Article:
Asset Criticality Studies
A Criticality Assessment plays a vital role in all Best Practice Maintenance Programs.
Assets that have an immediate and critical effect on the reliability of the production process will be highlighted by the assessment. The highest level of protection is then targeted at these assets.
Typically this would mean some kind of condition based maintenance regime with multiple technologies being deployed.
A recent Criticality study carried out by MMS for one of our clients revealed that 80% of maintenance spare parts held were not needed but other very important assets had no spares available. A condition monitoring program was immediately started to protect these assets.
MMS uses six Criticality criteria to assess how assets should be monitored for maximum reliability.
Principles of Criticality
The study uses six criteria to rate each element of the production equipment, three related to consequences of plant failure on production, and three to the probability of failure. These criteria are given a simple 0 – 4 rating, with a 8 rating for stop of production.
Production: gives a measure of the effect that failure would have on production.
|0||No effect, as there is either full redundancy with duty and standby machinery or it is a machine in a non critical application|
|2||Some effect depending upon demand, but there is some spare capacity to accommodate loss of service of one item|
|4||Noticeable effect on production, either in loss of quality or reduced speed of production|
|8||Immediate stop of production, with the need to undertake immediate repair to restore production|
Maintenance: indicates the measure of the likely difficulty of maintaining an item or component, with regard to access, time required and cost of spares.
|1||Low cost (spares readily available, low time involvement), readily accessible|
|2||Medium/low cost, some preparation required for access (removal of lagging etc.)|
|3||High/medium cost, restricted access and labour intensive|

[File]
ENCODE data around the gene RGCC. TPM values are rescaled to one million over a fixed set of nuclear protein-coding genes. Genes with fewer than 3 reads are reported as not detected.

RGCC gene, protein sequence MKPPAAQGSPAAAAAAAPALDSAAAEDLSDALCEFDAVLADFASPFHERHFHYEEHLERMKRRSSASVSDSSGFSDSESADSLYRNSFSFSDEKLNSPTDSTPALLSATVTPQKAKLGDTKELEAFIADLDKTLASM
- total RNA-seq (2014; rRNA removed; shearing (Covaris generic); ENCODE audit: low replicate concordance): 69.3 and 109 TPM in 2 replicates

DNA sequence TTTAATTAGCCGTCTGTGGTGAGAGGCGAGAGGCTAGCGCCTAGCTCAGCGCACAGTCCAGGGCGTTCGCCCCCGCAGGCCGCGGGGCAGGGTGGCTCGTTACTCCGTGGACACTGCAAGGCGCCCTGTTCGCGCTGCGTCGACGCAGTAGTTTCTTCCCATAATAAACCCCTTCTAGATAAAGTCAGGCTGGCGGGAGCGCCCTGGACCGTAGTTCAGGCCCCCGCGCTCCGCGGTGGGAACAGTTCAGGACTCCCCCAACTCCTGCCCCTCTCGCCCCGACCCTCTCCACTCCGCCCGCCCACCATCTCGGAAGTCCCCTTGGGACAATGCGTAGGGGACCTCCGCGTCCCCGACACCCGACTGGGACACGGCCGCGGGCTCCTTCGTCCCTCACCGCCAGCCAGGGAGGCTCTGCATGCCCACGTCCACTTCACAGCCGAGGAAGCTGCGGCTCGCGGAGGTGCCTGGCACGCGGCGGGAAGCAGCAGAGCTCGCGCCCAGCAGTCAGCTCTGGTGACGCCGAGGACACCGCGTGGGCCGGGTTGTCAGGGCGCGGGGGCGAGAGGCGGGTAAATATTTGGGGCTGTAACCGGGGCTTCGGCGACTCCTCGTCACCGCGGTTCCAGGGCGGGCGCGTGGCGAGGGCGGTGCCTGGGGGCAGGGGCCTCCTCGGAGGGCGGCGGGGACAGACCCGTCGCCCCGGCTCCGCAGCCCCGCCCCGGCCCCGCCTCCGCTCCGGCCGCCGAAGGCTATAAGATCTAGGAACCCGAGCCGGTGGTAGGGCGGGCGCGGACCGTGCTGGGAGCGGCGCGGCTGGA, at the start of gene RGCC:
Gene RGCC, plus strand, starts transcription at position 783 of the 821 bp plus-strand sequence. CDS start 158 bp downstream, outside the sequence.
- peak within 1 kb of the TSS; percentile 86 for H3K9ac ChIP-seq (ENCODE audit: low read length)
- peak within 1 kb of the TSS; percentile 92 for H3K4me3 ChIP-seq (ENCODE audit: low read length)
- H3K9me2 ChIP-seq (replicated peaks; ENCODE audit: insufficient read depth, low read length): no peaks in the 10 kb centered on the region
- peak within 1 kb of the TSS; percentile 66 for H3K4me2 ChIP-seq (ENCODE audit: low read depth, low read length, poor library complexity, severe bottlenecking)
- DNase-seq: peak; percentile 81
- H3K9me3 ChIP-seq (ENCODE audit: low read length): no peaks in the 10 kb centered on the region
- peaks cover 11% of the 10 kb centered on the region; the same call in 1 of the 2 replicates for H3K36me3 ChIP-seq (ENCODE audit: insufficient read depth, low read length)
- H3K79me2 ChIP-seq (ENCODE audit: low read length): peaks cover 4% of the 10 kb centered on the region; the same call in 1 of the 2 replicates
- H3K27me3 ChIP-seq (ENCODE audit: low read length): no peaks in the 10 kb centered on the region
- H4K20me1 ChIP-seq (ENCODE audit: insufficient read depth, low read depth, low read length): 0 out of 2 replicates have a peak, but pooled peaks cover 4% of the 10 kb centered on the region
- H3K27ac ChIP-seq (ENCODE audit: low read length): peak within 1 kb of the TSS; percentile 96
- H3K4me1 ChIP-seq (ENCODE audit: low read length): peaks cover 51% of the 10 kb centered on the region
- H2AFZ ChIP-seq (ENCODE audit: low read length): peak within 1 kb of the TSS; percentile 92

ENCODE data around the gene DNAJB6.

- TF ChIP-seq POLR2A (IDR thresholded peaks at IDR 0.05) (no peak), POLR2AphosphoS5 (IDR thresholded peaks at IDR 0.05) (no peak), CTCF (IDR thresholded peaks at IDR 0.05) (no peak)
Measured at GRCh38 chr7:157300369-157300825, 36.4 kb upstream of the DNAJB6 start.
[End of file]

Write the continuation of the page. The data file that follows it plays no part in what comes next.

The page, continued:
|4||High cost, restricted access and labour intensive|
Damage: gauges the results of component failure and subsequent damage to other components, or the impact on safety of personnel.
|0||No secondary damage effects or risk to personnel|
|2||Minor damage to other areas, no risk to personnel e.g. bearing failure of pump drive motor|
|3||Moderate damage to other components or machines, potential risk to personnel e.g. failure of gearbox bearing or bottom roller bearing in paper mill|
|4||Serious/catastrophic failure – seizure of cylinder bearing leading to shearing of spindle and collapse|
|1||Failure interval 4 years or greater|
|2||Failure interval circa 2 years|
|3||Failure interval 1 – 2 years|
|4||Failure interval less than 1 year|
|1||Continuous operation, 30 – 95% of rated duty|
|2||Intermittent operation, 30 – 95% of rated duty|
|3||Continuous operation at either 100% or greater duty, or less than 30% of related duty|
|4||Intermittent duty, either at 100% or less than 30%|
|1||Clean product, i.e. fresh water, or light load i.e. paper roller|
|2||Medium loading, i.e. some solids present or under tension i.e. Wire drive motor|
|3||Solids present and/or heavy loading i.e. press rollers|
|4||Solids and heavy loading present, with harsh regime i.e. high temperatures|
The results of the first three factors, when added together give the consequence factor (CF) and the last three the probability factor (PF). When the two resultants are multiplied together the criticality rating (CR) is achieved.
Obviously any plant or component with a Production Effect of 8 should be monitored, irrespective of the resulting CR number.
|Holding Tk Agitators||2||2||0||4||2||1||3||6||24|
|Holding Tk Pumps||0||2||0||2||4||4||3||11||22|
This document is Copyright Machine Monitoring Systems Ltd (MMS) 1999 and must not be reproduced or otherwise used without the prior written consent of MMS Ltd.